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Adult service-users' experiences of trauma-focused cognitive behavioural therapy

Research output: Contribution to journalJournal article

Published
<mark>Journal publication date</mark>12/2014
<mark>Journal</mark>Journal of Contemporary Psychotherapy
Issue number4
Volume44
Number of pages9
Pages (from-to)223-231
Publication statusPublished
Original languageEnglish

Abstract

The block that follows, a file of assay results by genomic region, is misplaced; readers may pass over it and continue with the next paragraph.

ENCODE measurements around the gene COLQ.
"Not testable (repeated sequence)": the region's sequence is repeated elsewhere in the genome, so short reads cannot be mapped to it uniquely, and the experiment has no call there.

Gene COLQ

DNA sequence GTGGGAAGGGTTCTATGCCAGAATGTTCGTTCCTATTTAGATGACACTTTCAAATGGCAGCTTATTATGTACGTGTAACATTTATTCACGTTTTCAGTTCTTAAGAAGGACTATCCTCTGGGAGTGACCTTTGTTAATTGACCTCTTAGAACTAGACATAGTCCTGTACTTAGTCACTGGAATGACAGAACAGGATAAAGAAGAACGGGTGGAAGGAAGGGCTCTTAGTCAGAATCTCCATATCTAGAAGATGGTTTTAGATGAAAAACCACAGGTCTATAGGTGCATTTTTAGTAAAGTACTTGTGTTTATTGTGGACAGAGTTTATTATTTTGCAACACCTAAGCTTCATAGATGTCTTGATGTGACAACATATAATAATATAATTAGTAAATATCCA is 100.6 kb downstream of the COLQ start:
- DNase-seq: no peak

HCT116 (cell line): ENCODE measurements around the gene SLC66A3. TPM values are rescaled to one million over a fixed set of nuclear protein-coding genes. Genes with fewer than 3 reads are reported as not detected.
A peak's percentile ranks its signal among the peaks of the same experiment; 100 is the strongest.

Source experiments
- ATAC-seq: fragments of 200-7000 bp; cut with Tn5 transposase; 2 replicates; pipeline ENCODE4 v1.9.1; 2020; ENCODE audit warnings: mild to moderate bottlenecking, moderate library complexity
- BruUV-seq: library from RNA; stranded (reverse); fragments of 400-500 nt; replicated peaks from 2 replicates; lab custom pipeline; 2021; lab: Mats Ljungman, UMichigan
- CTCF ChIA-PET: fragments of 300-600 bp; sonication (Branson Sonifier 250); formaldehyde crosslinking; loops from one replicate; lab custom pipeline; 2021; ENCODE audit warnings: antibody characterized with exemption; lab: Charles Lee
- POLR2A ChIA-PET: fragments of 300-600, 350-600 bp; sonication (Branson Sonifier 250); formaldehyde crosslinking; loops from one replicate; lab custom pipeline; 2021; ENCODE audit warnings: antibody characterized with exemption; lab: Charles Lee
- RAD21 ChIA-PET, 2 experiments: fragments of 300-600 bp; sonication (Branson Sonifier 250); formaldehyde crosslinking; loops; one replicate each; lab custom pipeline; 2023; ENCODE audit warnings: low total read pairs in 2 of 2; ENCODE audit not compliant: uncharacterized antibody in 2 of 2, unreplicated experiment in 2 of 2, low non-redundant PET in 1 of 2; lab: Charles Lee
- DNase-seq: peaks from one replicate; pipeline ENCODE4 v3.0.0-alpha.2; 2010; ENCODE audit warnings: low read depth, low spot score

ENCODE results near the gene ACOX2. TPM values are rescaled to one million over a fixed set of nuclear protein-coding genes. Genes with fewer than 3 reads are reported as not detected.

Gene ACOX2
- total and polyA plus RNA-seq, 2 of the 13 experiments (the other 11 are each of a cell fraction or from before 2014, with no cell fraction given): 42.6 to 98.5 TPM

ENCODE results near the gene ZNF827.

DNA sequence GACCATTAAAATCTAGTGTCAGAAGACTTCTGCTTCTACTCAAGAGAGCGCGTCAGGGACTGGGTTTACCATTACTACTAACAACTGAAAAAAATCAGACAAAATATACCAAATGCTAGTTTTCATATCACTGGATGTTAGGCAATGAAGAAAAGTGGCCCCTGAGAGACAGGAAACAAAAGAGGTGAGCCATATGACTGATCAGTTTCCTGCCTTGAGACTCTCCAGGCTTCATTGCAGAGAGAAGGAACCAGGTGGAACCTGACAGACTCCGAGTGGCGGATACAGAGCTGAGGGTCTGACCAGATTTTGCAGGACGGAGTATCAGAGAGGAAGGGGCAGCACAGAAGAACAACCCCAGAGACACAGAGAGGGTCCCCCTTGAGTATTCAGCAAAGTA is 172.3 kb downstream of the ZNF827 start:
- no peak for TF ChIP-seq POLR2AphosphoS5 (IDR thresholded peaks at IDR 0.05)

This study aimed to gain an understanding of the aspects of trauma-focused cognitive behavioural therapy (Trauma-Focused-CBT) for post-traumatic stress disorder (PTSD) that service-users find important in contributing to their improvement. Nine people (5 females and 4 males, mean age 53 years old who had received on average 12 sessions of Trauma-Focused-CBT) who reported a significant reduction in their symptoms following treatment of PTSD took part in semi-structured interviews. Interpretative phenomenological analysis identified five themes: Living with Symptoms before Therapy; Feeling Ready for Therapy; Being Involved; Bringing About Therapeutic Change; and Life After Therapy. This study contributes towards a clearer understanding of the aspects of the Trauma-Focused-CBT process that service-users found important in aiding their improvement. In particular, it highlights the central role that participants attributed to their own involvement in the therapeutic process and how much they valued this. Limitations and future directions are discussed.